In the wake of Trinidadian writer Wayne Brown's death in 2009, his filmmaker daughter Mariel examines his legacy and the nature of family, love, loss and art. In so doing, she learns that, through his writing, her father can transcend space and time to connect with her. Combining interviews with Caribbean writers Mervyn Morris and Rachel Manley, as well as close friends and family of Wayne Brown, with visually arresting reenactments shot on Super 8 film, UNFINISHED SENTENCES addresses the complexities of father-daughter relationships, the power of the bond of love and the gift of art and literature which, at its best, can connect across generations and help us make sense of our lives. (Note adapted from Savant Films.) Winner, Jury Prize, Best Feature Film, 2018 CaribbeanTales International Film Festival; Jury Prize, Best Trinidad and Tobago Feature Film, 2018 Trinidad and Tobago Film Festival. DIR/SCR/PROD Mariel Brown; SCR Fernanda Rossi; PROD Saffrey Brown. Trinidad and Tobago, 2018, color, 95 min. In English. NOT RATED

No AFI Member passes accepted.

In 1963, Robert De Niro stepped in front of a movie camera for the first time. The resulting film, a low-budget black-and-white comedy called THE WEDDING PARTY, would take three years to complete, and another three years to be released, but it would also establish a hugely important working relationship for the aspiring actor. One of the filmmakers, long before he became synonymous with suspense thanks to CARRIE, DRESSED TO KILL and other classics, was Brian De Palma. He and De Niro would team up again in the next few years for two more comedies, both with a countercultural bent. (Note courtesy of Arrow Releasing.) DIR/SCR/PROD Brian De Palma; DIR/SCR/PROD Cynthia Munroe; DIR/SCR/PROD Wilford Leach. U.S., 1969, b&w, 92 min. NOT RATED

AFI Member passes accepted.

After becoming an overnight success with his starring role in Tod Browning's DRACULA, Bela Lugosi struggled to find roles worthy of his acting talent, without parodying his depiction of Bram Stoker's notorious count. Independently produced by Edward Halperin, WHITE ZOMBIE was one of the rare films that provided Lugosi with just such an opportunity. In spite of its budgetary limitations, the film manages to be a remarkably atmospheric treatment of the Haitian zombie myth, which would evolve into one of the most popular and enduring subgenres of the horror film. (Note courtesy of Kino Lorber.) DIR Victor Halperin; SCR Garnett Weston, from the novel by William B. Seabrook; PROD Edward Halperin, Phil Goldstone. U.S., 1932, b&w, 69 min. NOT RATED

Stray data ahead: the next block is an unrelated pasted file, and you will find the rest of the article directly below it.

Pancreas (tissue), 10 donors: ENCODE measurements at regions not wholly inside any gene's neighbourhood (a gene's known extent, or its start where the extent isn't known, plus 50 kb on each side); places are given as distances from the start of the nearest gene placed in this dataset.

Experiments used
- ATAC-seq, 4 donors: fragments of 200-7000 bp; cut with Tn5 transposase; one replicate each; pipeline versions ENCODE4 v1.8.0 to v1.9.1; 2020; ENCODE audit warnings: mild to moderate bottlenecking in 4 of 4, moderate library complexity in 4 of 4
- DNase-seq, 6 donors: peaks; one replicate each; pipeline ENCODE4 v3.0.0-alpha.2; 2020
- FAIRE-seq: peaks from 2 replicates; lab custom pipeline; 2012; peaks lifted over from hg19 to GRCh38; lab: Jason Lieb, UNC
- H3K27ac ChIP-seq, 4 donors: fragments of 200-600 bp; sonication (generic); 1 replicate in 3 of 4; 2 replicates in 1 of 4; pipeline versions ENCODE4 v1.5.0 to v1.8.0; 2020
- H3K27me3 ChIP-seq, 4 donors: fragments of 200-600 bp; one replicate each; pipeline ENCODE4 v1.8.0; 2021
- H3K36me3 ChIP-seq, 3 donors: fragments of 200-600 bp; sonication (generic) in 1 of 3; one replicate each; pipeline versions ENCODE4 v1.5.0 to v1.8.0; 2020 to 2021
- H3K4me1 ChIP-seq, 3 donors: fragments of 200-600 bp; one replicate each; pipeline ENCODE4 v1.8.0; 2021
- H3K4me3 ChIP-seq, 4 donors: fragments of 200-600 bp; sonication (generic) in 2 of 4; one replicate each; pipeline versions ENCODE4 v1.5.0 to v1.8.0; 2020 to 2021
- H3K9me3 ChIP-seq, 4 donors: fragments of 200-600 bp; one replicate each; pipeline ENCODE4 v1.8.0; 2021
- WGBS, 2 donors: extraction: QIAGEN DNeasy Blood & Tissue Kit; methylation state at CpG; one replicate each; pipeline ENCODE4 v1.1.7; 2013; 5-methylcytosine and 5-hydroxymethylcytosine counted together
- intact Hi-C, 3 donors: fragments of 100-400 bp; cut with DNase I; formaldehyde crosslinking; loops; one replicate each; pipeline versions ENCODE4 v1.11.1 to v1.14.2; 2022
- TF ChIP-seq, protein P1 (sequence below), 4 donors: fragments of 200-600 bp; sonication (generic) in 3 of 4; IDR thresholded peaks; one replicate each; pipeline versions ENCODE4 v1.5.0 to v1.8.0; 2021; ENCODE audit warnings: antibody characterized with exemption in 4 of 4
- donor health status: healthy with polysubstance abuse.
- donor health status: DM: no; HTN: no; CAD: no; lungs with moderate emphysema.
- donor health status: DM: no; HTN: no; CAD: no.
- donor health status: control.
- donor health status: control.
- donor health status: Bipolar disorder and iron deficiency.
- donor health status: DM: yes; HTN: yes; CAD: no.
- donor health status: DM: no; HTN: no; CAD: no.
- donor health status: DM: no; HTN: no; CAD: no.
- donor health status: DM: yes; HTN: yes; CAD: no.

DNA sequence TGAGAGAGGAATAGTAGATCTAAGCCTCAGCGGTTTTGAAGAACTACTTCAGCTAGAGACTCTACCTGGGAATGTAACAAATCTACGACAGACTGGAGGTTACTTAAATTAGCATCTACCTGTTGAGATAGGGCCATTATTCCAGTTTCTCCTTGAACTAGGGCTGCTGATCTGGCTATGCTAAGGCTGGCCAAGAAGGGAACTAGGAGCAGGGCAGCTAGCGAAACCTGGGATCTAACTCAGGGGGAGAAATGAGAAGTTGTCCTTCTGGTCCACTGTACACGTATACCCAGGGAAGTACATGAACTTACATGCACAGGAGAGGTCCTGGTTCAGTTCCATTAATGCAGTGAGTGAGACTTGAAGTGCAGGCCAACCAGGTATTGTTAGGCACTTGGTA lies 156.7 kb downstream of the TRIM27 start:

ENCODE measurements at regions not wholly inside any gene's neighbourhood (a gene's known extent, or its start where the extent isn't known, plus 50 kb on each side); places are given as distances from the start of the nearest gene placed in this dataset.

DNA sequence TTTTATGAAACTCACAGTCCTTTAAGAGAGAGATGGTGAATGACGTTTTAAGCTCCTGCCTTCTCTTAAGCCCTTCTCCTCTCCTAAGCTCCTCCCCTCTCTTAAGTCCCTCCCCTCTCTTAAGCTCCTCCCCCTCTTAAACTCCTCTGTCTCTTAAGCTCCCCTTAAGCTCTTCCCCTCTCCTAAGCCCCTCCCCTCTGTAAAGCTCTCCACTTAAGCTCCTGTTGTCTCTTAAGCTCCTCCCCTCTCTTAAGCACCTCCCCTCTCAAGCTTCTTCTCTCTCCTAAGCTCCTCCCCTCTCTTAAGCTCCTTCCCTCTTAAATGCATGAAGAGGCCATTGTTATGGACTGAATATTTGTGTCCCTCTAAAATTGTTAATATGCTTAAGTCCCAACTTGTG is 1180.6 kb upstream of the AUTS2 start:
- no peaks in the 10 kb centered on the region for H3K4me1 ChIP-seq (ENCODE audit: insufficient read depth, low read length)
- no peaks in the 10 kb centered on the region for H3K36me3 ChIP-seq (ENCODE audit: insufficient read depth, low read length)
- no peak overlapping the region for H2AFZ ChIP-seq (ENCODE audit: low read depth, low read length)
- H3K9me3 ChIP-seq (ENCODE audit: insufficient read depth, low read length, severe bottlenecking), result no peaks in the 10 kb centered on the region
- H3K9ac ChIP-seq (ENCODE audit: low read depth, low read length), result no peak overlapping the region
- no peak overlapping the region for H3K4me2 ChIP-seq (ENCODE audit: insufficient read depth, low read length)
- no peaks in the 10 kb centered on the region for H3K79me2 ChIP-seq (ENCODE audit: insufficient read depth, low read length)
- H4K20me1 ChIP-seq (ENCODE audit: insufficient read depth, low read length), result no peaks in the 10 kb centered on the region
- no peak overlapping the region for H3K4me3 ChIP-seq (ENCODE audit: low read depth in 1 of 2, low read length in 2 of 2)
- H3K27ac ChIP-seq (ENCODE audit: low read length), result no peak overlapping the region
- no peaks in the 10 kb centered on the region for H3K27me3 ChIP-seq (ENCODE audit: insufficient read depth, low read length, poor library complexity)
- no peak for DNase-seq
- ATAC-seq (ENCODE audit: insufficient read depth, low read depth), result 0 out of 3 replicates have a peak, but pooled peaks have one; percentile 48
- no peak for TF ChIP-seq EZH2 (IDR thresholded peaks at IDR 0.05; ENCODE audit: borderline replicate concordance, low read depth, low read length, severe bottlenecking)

AFI Member passes accepted.

[CALLING]

Curaçao's Grupo Serenada was formed in 1977, when a local youth rock band merged with a church choir, drawing its repertoire from the African, European and regional Caribbean influences that have shaped the country's music. Over the years, the group has explored the boundaries of local music and experimented with voice harmonization, rhythms and musical styles, while always remaining focused on preserving the colorful musical heritage of the island of Curaçao. For more than 40 years, the group, consisting of eleven volunteer singers, has been dedicated to keeping traditional Papiamentu-language songs alive. YAMADA follows Serenada as they record their new DVD, as musical and private spheres are intertwined, revealing the personal and collective motives for their commitment to cultural preservation. (Note adapted from IFFR Curaçao.) Official Selection, 2018 IFFR Curaçao. DIR/SCR Sharelly Emanuelson; PROD Michel Drenthe, Robin Amatmoestar. Curaçao, 2018, color, 85 min. In Dutch, Papiamentu and Spanish with English subtitles. NOT RATED

No AFI Member passes accepted.

Ex-con Henry Fonda vows to go straight for wife Sylvia Sidney. But who's going to believe it if he does? Reminiscent of the Bonnie and Clyde story after the two go on the lam, the film sizzles with a pair of intense, passionate performances and Fritz Lang's crisp direction. DIR Fritz Lang; SCR Gene Towne, C. Graham Baker; PROD Walter Wanger. U.S., 1937, b&w, 86 min. NOT RATED

AFI Member passes accepted.

Based on the autobiography of Cuban ballet superstar Carlos Acosta, YULI recounts the dancer's upbringing in Cuba, his path to Cuba's National Ballet School, his move to the Royal Ballet in London and his relationship with his father, his family and his country. Directed by award-winning Spanish filmmaker Icíar Bollaín (EVEN THE RAIN, THE OLIVE TREE), scripted by BAFTA-winning writer Paul Laverty (I, DANIEL BLAKE) and starring Carlos Acosta as himself, YULI tells the inspirational true story of a taboo-breaking artist who became the Royal Ballet's first black Romeo, forged a legendary career as a principal dancer there and went on to become a choreographer, producer, author, actor and Birmingham Royal Ballet's company director. "A flamboyantly affirmative true story that's bound to have balletophiles and biopic fans reaching for their hankies." – Jonathan Romney, Screen. Winner, Jury Prize for Best Screenplay (Paul Laverty), 2018 San Sebastián International Film Festival. DIR Icíar Bollaín; SCR Paul Laverty, from the autobiography "No Way Home" by Carlos Acosta; PROD Andrea Calderwood, Gail Egan, Juan Gordon. Cuba/Spain/UK/Germany, 2018, color, 115 min. In English and Spanish with English subtitles. NOT RATED

No AFI Member passes accepted.

Co-presented with SPAIN arts & culture and Spanish Cinema Now (June 14-16).